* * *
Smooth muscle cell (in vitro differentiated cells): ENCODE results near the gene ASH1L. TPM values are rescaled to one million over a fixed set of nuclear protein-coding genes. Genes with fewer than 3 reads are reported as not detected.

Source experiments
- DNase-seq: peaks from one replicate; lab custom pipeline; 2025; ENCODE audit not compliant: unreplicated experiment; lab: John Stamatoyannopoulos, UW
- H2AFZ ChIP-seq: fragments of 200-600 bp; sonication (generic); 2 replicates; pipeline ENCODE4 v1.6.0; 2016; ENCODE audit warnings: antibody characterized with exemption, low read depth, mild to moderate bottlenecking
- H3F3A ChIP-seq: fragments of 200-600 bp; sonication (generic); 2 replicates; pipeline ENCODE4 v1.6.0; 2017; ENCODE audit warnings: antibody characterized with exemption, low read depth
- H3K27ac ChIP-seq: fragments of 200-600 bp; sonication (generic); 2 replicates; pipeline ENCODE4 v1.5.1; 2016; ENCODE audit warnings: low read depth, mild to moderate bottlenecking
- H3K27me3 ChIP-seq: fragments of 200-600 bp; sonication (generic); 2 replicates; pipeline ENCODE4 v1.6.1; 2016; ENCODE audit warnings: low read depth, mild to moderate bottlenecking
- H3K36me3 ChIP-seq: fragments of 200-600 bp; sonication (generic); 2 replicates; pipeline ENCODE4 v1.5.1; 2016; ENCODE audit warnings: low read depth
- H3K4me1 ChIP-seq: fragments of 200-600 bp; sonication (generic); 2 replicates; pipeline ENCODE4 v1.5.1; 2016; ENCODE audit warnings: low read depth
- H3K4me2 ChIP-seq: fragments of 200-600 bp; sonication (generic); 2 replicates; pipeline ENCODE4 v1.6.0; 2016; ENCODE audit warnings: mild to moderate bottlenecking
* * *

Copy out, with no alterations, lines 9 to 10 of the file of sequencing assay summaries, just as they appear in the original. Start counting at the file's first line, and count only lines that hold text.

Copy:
- H3K4me1 ChIP-seq: fragments of 200-600 bp; sonication (generic); 2 replicates; pipeline ENCODE4 v1.5.1; 2016; ENCODE audit warnings: low read depth
- H3K4me2 ChIP-seq: fragments of 200-600 bp; sonication (generic); 2 replicates; pipeline ENCODE4 v1.6.0; 2016; ENCODE audit warnings: mild to moderate bottlenecking